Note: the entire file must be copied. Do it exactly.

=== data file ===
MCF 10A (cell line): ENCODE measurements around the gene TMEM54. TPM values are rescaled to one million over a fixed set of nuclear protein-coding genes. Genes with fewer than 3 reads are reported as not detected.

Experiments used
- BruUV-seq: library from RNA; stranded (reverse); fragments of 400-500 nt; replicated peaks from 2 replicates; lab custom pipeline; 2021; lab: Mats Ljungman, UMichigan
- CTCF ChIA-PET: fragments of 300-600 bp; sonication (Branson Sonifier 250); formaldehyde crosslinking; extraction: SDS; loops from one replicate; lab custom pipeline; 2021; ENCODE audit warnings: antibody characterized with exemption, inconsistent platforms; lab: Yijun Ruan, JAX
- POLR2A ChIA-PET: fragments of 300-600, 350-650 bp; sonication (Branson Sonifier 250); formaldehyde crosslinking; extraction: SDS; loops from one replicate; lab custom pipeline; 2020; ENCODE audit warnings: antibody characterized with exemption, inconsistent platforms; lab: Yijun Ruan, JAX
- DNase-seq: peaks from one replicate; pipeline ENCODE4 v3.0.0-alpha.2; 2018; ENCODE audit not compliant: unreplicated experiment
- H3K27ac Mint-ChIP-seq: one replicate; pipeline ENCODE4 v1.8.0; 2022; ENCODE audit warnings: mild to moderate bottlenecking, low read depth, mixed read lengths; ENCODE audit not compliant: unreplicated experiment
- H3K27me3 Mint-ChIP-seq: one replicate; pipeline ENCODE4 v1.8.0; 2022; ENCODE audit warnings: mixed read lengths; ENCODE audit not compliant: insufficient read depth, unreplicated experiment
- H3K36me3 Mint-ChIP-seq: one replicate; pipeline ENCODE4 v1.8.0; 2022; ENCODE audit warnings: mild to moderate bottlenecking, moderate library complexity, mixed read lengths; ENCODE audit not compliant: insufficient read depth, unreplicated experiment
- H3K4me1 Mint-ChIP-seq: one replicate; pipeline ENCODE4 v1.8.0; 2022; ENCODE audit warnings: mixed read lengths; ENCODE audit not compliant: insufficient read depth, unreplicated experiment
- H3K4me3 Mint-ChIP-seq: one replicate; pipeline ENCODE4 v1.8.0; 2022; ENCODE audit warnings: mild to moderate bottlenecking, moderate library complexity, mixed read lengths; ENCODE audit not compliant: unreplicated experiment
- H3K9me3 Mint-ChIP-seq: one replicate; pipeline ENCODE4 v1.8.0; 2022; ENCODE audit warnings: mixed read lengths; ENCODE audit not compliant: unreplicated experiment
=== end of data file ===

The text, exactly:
MCF 10A (cell line): ENCODE measurements around the gene TMEM54. TPM values are rescaled to one million over a fixed set of nuclear protein-coding genes. Genes with fewer than 3 reads are reported as not detected.

Experiments used
- BruUV-seq: library from RNA; stranded (reverse); fragments of 400-500 nt; replicated peaks from 2 replicates; lab custom pipeline; 2021; lab: Mats Ljungman, UMichigan
- CTCF ChIA-PET: fragments of 300-600 bp; sonication (Branson Sonifier 250); formaldehyde crosslinking; extraction: SDS; loops from one replicate; lab custom pipeline; 2021; ENCODE audit warnings: antibody characterized with exemption, inconsistent platforms; lab: Yijun Ruan, JAX
- POLR2A ChIA-PET: fragments of 300-600, 350-650 bp; sonication (Branson Sonifier 250); formaldehyde crosslinking; extraction: SDS; loops from one replicate; lab custom pipeline; 2020; ENCODE audit warnings: antibody characterized with exemption, inconsistent platforms; lab: Yijun Ruan, JAX
- DNase-seq: peaks from one replicate; pipeline ENCODE4 v3.0.0-alpha.2; 2018; ENCODE audit not compliant: unreplicated experiment
- H3K27ac Mint-ChIP-seq: one replicate; pipeline ENCODE4 v1.8.0; 2022; ENCODE audit warnings: mild to moderate bottlenecking, low read depth, mixed read lengths; ENCODE audit not compliant: unreplicated experiment
- H3K27me3 Mint-ChIP-seq: one replicate; pipeline ENCODE4 v1.8.0; 2022; ENCODE audit warnings: mixed read lengths; ENCODE audit not compliant: insufficient read depth, unreplicated experiment
- H3K36me3 Mint-ChIP-seq: one replicate; pipeline ENCODE4 v1.8.0; 2022; ENCODE audit warnings: mild to moderate bottlenecking, moderate library complexity, mixed read lengths; ENCODE audit not compliant: insufficient read depth, unreplicated experiment
- H3K4me1 Mint-ChIP-seq: one replicate; pipeline ENCODE4 v1.8.0; 2022; ENCODE audit warnings: mixed read lengths; ENCODE audit not compliant: insufficient read depth, unreplicated experiment
- H3K4me3 Mint-ChIP-seq: one replicate; pipeline ENCODE4 v1.8.0; 2022; ENCODE audit warnings: mild to moderate bottlenecking, moderate library complexity, mixed read lengths; ENCODE audit not compliant: unreplicated experiment
- H3K9me3 Mint-ChIP-seq: one replicate; pipeline ENCODE4 v1.8.0; 2022; ENCODE audit warnings: mixed read lengths; ENCODE audit not compliant: unreplicated experiment